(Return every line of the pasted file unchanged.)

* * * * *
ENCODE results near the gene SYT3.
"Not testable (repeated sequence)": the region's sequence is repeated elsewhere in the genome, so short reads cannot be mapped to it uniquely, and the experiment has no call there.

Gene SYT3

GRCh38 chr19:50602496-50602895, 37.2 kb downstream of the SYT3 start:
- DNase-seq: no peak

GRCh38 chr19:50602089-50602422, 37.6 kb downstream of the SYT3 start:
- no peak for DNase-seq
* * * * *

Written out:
ENCODE results near the gene SYT3.
"Not testable (repeated sequence)": the region's sequence is repeated elsewhere in the genome, so short reads cannot be mapped to it uniquely, and the experiment has no call there.

Gene SYT3

GRCh38 chr19:50602496-50602895, 37.2 kb downstream of the SYT3 start:
- DNase-seq: no peak

GRCh38 chr19:50602089-50602422, 37.6 kb downstream of the SYT3 start:
- no peak for DNase-seq